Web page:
Bitrefill - Use Bitcoin to buy Gift Cards & Topups

less than 1 minute read

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This app was first launched on 10th April 2018 and currently has more than 10000 downloads, a 3.9 stars rating from 164 users and the latest APK (version 1.28.9) was from 28th September 2019.

Our analysis was done on 25th December 2019 based on data found in their Playstore description and their website .

We found these ways of contacting the developers:

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Disclaimer

The following Analysis is not a full code review! We plan to make code reviews available in the future but even then it will never be a stamp of approval but rather a list of incidents and bad coding practice. We cannot find and tell you all the dark secrets the wallet providers might have.

Do your own research!

Try out searching for "lost bitcoins", "stole my money" or "scammers" together with the wallet's name, even if you think the wallet is generally trustworthy. For all the bigger wallets you will find accusations. Make sure you understand why they were made and if you are comfortable with the provider's reaction.

The Analysis

While the primary purpose of this app is to buy stuff with Bitcoin and it appears to be possible to use the app without putting money into it, the app also can hold a balance, so it appears to be a wallet. At least we take that from the screenshots.

As the description has no claims to the contrary and we can’t find anything about the app on their website except for a link to the Playstore, we have to assume it is a custodial service.

Our verdict: The app is not verifiable.

Verdict Explained

Not verifiable: Custodial

This verdict means that the app might or might not be open source and maybe it is even possible to reproduce the build from the source code but as it is custodial, the provider already has exclusive control over the funds, so it is not a wallet where you would be in sole control of your funds.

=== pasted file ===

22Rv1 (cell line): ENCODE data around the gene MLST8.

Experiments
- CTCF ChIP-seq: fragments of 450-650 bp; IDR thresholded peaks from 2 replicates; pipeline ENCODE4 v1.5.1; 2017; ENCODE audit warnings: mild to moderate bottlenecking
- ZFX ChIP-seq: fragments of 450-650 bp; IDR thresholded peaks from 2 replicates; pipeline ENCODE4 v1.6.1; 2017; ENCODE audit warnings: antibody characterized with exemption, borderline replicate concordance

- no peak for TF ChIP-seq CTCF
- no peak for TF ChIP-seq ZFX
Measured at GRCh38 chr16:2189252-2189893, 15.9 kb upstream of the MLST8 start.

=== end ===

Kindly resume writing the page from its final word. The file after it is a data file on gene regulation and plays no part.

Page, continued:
Custodial wallets might not be the worst option for all users.

  • Do your own research if the provider is trust-worthy.
  • Do you know at least enough about them so you can sue them when you have to?
  • Is the provider under a jurisdiction that will allow them to release your funds when you need them?
  • Is the provider taking security measures proportional to the amount of funds secured? If they have a million users and don't use cold storage, that hot wallet is a million times more valuable for hackers to attack. A million times more effort will be taken by hackers to infiltrate their security systems. Will they detect when for some software error a hacker is spending other people's money before the losses are unrecoverable?

The app cannot be independently verified. If the provider puts your funds at risk on purpose or by accident, you will probably not know about the issue before people start losing money. If the provider is more criminally inclined he might have collected all the backups of all the wallets, ready to be emptied at the press of a button. The app might have a formidable track record but out of distress or change in management turns out to be evil from some point on, with nobody outside ever knowing before it is too late.